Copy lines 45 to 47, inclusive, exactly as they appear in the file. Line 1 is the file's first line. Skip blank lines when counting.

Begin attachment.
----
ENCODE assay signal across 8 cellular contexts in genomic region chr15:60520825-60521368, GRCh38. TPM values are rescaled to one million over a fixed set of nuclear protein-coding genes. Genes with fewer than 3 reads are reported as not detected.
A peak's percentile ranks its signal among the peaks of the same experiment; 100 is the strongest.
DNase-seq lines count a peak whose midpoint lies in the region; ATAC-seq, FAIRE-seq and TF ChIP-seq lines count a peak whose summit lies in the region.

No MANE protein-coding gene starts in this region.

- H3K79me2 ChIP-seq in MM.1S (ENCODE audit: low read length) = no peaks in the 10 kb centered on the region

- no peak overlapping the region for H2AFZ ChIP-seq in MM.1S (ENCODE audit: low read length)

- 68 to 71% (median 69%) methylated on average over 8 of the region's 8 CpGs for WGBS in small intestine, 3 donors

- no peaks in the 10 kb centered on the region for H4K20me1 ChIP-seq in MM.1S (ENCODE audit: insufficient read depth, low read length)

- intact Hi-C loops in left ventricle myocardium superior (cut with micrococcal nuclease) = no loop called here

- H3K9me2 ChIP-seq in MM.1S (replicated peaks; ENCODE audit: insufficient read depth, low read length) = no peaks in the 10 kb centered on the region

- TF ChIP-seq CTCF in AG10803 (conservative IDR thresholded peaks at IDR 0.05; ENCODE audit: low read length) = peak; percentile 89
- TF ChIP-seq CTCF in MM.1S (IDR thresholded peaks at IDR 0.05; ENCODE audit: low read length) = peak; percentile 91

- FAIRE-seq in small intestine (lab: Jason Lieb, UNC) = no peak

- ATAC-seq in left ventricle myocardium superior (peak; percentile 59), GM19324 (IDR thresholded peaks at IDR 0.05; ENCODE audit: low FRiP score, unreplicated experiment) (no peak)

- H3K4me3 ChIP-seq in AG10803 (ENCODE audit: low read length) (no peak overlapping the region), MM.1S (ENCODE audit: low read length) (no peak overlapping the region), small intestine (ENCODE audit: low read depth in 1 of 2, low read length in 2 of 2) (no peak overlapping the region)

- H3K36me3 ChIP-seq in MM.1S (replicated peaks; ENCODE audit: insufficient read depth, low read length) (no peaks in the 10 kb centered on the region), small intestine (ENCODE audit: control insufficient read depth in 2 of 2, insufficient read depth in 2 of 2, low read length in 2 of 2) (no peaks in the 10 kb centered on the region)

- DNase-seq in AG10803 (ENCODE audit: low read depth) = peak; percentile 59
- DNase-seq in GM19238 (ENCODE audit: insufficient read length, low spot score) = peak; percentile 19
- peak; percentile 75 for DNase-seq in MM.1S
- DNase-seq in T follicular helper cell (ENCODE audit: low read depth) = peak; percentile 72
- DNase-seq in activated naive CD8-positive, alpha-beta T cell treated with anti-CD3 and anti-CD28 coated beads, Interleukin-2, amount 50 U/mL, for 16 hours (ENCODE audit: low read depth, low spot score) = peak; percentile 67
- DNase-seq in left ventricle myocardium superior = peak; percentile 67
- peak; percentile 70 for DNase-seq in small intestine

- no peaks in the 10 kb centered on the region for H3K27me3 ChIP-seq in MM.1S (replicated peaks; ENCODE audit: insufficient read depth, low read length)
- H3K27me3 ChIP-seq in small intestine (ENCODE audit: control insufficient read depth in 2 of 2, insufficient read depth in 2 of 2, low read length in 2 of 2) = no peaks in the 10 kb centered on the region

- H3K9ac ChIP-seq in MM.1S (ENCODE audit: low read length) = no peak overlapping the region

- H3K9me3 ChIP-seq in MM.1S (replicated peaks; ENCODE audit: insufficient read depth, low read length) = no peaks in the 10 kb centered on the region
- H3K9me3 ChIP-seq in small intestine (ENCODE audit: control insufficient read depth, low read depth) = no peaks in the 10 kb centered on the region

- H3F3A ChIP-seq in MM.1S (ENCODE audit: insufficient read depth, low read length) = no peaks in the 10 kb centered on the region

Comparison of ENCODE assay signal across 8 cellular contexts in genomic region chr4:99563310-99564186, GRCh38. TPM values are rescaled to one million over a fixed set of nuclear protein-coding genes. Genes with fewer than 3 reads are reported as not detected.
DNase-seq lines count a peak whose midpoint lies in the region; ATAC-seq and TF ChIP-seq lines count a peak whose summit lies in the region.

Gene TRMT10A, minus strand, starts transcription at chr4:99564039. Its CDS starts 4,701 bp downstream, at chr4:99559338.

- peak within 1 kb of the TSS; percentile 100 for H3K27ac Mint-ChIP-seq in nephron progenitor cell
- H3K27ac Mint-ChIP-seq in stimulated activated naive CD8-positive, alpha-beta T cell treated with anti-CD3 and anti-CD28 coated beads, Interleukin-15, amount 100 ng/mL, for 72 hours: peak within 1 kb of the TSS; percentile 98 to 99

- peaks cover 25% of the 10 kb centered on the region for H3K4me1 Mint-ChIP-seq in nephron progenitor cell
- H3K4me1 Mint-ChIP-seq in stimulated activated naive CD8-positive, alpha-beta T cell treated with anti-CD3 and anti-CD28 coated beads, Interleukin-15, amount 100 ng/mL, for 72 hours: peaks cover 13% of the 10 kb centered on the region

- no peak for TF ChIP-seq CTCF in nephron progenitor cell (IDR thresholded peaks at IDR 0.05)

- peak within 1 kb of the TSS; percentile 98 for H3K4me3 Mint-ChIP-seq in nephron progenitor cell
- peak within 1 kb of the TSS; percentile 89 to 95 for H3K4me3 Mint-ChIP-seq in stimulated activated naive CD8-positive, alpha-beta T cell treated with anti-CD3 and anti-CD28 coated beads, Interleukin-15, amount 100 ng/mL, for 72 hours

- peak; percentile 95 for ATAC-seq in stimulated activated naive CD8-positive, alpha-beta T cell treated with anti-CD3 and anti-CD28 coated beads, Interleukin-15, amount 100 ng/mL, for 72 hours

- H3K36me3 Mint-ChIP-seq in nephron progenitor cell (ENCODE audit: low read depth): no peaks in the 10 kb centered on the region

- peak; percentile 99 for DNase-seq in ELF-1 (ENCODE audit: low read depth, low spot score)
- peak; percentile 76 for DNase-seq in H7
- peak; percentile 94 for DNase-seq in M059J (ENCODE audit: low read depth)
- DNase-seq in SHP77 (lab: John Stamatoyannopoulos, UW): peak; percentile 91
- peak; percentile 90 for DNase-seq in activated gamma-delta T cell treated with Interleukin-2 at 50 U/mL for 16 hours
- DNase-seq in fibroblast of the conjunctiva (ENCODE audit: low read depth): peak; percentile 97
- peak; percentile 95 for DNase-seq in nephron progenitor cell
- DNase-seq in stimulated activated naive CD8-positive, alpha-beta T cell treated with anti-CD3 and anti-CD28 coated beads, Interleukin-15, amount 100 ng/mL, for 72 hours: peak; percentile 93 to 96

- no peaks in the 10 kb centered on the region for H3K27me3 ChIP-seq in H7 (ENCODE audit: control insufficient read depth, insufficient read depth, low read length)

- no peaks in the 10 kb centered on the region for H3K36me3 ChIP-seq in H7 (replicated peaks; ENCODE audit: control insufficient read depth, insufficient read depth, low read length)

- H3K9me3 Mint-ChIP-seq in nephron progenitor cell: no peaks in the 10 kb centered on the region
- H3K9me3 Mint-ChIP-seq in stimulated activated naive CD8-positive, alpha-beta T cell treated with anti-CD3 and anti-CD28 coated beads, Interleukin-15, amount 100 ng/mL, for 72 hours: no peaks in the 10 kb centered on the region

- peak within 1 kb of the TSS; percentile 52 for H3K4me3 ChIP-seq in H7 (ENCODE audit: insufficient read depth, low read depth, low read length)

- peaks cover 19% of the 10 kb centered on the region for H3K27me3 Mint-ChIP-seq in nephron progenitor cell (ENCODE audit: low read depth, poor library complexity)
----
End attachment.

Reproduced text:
- DNase-seq in SHP77 (lab: John Stamatoyannopoulos, UW): peak; percentile 91
- peak; percentile 90 for DNase-seq in activated gamma-delta T cell treated with Interleukin-2 at 50 U/mL for 16 hours
- DNase-seq in fibroblast of the conjunctiva (ENCODE audit: low read depth): peak; percentile 97